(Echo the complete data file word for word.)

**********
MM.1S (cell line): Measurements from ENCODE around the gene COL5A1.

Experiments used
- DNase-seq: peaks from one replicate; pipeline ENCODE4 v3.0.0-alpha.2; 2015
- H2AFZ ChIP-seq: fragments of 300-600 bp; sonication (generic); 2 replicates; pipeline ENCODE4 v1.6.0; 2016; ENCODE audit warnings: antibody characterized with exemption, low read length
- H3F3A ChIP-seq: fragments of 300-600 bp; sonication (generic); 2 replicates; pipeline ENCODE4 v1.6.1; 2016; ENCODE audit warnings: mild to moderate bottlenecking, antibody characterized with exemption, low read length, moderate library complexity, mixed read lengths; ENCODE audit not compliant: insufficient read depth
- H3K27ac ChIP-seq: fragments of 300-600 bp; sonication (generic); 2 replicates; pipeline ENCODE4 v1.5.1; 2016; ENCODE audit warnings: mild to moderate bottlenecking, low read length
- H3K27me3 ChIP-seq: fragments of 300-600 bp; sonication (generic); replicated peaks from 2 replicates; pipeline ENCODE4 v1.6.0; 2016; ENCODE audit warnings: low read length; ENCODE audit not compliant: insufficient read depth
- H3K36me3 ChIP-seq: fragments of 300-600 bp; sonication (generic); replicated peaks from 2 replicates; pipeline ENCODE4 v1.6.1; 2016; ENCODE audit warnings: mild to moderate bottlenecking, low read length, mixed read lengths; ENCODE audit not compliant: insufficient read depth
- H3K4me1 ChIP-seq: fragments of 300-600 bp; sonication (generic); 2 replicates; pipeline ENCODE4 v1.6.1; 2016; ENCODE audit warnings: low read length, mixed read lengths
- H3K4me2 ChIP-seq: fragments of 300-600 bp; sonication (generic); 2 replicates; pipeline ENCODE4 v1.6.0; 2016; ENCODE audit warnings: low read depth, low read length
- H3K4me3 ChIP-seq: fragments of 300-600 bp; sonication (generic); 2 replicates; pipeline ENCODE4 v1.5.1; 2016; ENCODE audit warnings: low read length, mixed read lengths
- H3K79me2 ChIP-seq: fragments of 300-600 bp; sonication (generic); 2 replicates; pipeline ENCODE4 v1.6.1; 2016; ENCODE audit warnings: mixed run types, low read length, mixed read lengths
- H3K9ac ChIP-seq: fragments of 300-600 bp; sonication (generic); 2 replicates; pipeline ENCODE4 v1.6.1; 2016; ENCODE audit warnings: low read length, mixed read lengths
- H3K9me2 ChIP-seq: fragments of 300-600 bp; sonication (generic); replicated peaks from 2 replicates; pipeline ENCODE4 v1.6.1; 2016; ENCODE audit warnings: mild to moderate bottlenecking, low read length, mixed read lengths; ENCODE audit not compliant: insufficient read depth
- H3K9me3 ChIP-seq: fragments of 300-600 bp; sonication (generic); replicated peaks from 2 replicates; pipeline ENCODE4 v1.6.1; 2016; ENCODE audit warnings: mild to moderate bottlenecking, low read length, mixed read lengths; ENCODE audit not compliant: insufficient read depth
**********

MM.1S (cell line): Measurements from ENCODE around the gene COL5A1.

Experiments used
- DNase-seq: peaks from one replicate; pipeline ENCODE4 v3.0.0-alpha.2; 2015
- H2AFZ ChIP-seq: fragments of 300-600 bp; sonication (generic); 2 replicates; pipeline ENCODE4 v1.6.0; 2016; ENCODE audit warnings: antibody characterized with exemption, low read length
- H3F3A ChIP-seq: fragments of 300-600 bp; sonication (generic); 2 replicates; pipeline ENCODE4 v1.6.1; 2016; ENCODE audit warnings: mild to moderate bottlenecking, antibody characterized with exemption, low read length, moderate library complexity, mixed read lengths; ENCODE audit not compliant: insufficient read depth
- H3K27ac ChIP-seq: fragments of 300-600 bp; sonication (generic); 2 replicates; pipeline ENCODE4 v1.5.1; 2016; ENCODE audit warnings: mild to moderate bottlenecking, low read length
- H3K27me3 ChIP-seq: fragments of 300-600 bp; sonication (generic); replicated peaks from 2 replicates; pipeline ENCODE4 v1.6.0; 2016; ENCODE audit warnings: low read length; ENCODE audit not compliant: insufficient read depth
- H3K36me3 ChIP-seq: fragments of 300-600 bp; sonication (generic); replicated peaks from 2 replicates; pipeline ENCODE4 v1.6.1; 2016; ENCODE audit warnings: mild to moderate bottlenecking, low read length, mixed read lengths; ENCODE audit not compliant: insufficient read depth
- H3K4me1 ChIP-seq: fragments of 300-600 bp; sonication (generic); 2 replicates; pipeline ENCODE4 v1.6.1; 2016; ENCODE audit warnings: low read length, mixed read lengths
- H3K4me2 ChIP-seq: fragments of 300-600 bp; sonication (generic); 2 replicates; pipeline ENCODE4 v1.6.0; 2016; ENCODE audit warnings: low read depth, low read length
- H3K4me3 ChIP-seq: fragments of 300-600 bp; sonication (generic); 2 replicates; pipeline ENCODE4 v1.5.1; 2016; ENCODE audit warnings: low read length, mixed read lengths
- H3K79me2 ChIP-seq: fragments of 300-600 bp; sonication (generic); 2 replicates; pipeline ENCODE4 v1.6.1; 2016; ENCODE audit warnings: mixed run types, low read length, mixed read lengths
- H3K9ac ChIP-seq: fragments of 300-600 bp; sonication (generic); 2 replicates; pipeline ENCODE4 v1.6.1; 2016; ENCODE audit warnings: low read length, mixed read lengths
- H3K9me2 ChIP-seq: fragments of 300-600 bp; sonication (generic); replicated peaks from 2 replicates; pipeline ENCODE4 v1.6.1; 2016; ENCODE audit warnings: mild to moderate bottlenecking, low read length, mixed read lengths; ENCODE audit not compliant: insufficient read depth
- H3K9me3 ChIP-seq: fragments of 300-600 bp; sonication (generic); replicated peaks from 2 replicates; pipeline ENCODE4 v1.6.1; 2016; ENCODE audit warnings: mild to moderate bottlenecking, low read length, mixed read lengths; ENCODE audit not compliant: insufficient read depth